Samsung SSD T7 Touch (1TB) Inspection: Safety and speed updates make the SSD T7 Touch a compelling upgrade.
Samsung was among the first companies to launch and market portable SSDs in India. It’s quick, reasonably priced, and widely accessible.
Samsung’s internal as well as external drives tend to be cost-effective, but we are now at a point where multiple companies have entered the fray. Mobile SSDs are starting to become commoditised, meaning besides external layout, there’s very little identifying every brand from the next.
To stay ahead of the curve, Samsung has introduced its own brand new SSD T7 Touch that features a fingerprint sensor for security.
Previous models have offered hardware encryption which is enabled with a password, so the fingerprint sensor is only a brand new way to use this capability, not a new level of safety as it might seem.
Also see: Samsung galaxy tab s6 lite review
It’s still more than what many others offer however and will be more convenient for a lot of people. Is the SSD T7 Touch defined only by this one attribute, or is it a worthwhile update to the excellent SSD T5? Read our full review to find out.
Samsung seems to have depended on easy design for its mobile SSDs, and the new SSD T7 Touch signifies only a small development when compared with the SSD T5 and the SSD T3 before it.
The body is currently just a bit thinner and also a bit longer, but it’s still just about palm-sized and will fit very easily into almost any pocket. The outer shell is made of metal and curves around the longer sides without any seams, with the shorter sides are flattened.
Weighing just 58g, this device is extraordinarily mobile but doesn’t feel flimsy at all. In 8mm thick, it is slimmer than many current smartphones.
This is one of the very premium-looking mobile SSDs we’ve encountered of late, however the metal exterior will be susceptible to scuffs and nicks if not handled with care. You have a choice between silver and black, each of which look great.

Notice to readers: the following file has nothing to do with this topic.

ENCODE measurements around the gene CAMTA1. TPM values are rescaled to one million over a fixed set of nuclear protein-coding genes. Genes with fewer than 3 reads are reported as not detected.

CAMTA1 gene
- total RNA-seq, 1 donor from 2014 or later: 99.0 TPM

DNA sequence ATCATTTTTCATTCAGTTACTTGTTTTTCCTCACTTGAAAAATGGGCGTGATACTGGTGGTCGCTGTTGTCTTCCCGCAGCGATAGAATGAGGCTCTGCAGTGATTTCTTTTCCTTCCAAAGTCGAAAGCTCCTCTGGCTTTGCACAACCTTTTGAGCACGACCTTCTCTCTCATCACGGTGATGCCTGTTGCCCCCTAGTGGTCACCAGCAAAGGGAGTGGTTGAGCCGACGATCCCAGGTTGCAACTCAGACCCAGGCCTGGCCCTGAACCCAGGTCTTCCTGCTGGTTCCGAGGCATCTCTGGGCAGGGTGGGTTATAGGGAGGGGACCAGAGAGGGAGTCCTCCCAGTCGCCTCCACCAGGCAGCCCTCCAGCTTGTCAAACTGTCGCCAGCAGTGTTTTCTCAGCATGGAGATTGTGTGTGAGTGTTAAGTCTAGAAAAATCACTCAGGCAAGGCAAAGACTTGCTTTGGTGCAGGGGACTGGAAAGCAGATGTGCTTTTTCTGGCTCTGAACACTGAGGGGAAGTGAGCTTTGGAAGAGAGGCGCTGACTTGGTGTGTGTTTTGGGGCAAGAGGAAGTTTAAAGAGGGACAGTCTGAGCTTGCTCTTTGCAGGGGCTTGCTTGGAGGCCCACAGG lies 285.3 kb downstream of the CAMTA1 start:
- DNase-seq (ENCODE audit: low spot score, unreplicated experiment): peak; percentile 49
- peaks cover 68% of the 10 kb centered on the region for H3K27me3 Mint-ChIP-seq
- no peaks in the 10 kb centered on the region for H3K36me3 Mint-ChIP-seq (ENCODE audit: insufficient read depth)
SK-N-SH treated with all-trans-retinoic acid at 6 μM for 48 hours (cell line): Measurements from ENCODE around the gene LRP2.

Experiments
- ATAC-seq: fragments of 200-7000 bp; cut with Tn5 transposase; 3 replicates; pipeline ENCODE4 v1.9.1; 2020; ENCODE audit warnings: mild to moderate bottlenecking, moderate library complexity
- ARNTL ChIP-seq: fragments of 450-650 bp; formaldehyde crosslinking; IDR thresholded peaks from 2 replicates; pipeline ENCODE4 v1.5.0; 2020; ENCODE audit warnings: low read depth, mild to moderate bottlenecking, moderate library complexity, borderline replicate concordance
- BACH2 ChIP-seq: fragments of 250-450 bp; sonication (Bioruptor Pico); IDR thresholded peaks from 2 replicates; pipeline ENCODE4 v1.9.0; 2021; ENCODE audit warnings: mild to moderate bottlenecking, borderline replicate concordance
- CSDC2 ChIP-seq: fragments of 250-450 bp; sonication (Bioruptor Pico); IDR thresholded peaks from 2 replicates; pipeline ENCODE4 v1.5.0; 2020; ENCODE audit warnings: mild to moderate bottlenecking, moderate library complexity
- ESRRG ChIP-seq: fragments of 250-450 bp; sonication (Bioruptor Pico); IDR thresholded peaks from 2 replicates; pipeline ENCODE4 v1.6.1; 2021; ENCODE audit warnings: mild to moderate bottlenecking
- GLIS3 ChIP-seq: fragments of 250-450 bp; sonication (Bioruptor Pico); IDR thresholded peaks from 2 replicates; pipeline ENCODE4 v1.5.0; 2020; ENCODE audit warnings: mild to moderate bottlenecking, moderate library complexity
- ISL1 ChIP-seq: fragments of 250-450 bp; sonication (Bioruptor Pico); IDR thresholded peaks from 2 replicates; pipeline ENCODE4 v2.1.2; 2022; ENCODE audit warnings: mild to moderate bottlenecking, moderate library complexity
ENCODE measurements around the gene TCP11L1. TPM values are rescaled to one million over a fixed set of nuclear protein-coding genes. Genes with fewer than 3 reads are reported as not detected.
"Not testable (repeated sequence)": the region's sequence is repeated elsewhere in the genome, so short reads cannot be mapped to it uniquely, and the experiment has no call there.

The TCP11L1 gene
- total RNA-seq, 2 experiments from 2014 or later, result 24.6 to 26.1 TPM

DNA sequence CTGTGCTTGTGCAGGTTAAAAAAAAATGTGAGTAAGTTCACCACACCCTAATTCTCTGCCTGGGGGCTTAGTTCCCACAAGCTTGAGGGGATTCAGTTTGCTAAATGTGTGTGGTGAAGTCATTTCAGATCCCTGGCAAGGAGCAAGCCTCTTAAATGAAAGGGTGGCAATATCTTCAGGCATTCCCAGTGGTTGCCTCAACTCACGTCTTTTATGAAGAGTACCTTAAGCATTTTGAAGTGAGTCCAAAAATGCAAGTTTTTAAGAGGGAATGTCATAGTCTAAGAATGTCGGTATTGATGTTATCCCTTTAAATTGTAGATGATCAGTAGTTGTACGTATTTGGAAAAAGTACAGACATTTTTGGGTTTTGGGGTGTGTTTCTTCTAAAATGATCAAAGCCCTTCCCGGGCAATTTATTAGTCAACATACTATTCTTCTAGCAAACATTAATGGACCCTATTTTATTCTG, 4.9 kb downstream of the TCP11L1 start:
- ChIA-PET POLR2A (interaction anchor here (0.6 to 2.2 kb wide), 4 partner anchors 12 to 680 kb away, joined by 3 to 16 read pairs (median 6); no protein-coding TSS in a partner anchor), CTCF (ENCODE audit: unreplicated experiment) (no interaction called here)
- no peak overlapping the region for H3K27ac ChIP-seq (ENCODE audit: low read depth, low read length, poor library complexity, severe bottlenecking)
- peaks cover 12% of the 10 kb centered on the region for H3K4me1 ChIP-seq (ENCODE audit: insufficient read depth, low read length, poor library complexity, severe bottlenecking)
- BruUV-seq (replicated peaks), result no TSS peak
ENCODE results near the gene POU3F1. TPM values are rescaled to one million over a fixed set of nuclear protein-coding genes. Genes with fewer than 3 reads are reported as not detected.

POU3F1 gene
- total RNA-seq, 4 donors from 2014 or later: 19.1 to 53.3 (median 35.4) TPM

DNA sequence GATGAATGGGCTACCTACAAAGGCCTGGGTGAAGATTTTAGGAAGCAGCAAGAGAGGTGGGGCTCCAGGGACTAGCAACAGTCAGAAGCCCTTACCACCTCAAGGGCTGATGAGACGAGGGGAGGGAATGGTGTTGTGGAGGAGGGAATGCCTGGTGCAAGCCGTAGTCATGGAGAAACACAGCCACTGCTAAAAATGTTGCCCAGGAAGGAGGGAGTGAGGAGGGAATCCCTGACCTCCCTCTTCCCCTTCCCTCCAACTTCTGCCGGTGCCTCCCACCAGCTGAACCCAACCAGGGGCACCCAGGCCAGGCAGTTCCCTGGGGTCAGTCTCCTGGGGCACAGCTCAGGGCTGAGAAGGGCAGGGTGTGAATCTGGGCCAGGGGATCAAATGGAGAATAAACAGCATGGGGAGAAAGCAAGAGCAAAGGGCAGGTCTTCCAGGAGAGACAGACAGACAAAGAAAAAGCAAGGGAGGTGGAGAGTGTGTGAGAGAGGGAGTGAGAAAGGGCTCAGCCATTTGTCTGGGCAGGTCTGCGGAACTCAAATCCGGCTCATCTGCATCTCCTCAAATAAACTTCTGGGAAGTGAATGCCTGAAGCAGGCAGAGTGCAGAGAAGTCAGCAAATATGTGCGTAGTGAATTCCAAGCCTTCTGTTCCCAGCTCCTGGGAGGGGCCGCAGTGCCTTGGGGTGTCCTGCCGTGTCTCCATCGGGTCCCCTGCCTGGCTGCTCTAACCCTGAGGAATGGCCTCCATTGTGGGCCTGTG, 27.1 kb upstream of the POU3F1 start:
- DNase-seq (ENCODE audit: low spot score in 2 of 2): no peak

You might not initially comprehend that the square on front is a fingerprint sensor. The border lights up with blue LEDs when the drive is plugged in and functioning, and there’s a spinning animation that is not just necessary but looks excellent.
In the box, you get USB Type-A and Type-C cables which are much longer than usual, which means that plugging into the back of a desktop PC is easy.
The SSD T7 Touch will work like any other storage device if you merely plug it in, but you’ll need Samsung’s Portable SSD Plus applications to set up encryption and fingerprint recognition. (Samsung SSD T7 Touch (1TB) Inspection)
Executables for both Windows and macOS are contained on the drive itself, along with the Android app can be downloaded from the Google Play store.
Samsung SSD T7 Touch Fingerprint and Encryption
It isn’t enabled by default, which means that you can just plug the drive into almost any compatible device and use it when you take it out of the retail box.
As soon as you do install the software on any PC, you’ll have to pick a password and you are warned that there is no way to store data on the drive if you overlook it.
The fingerprint sensor is thankfully independent of orientation so you don’t have to place the entire body of this SSD any specific way. It functions pretty much instantly and is very handy. (Samsung SSD T7 Touch (1TB) Inspection)
If you have ever used a telephone with a fingerprint sensor, then there is no learning curve at all. When encryption is enabled, plugging the drive into any PC will show only a 50MB partition that is large enough for Samsung’s software installers.
The best part is you don’t have to install any applications on a PC you are using temporarily just a fingerprint will unlock the drive.
We have seen devices in the past that call for a small app to be run on guest computers to allow you type in a password, and that is taken care of on the drive itself now.
This also means that you may unlock the SSD if it’s plugged into a game console or every other type of host device.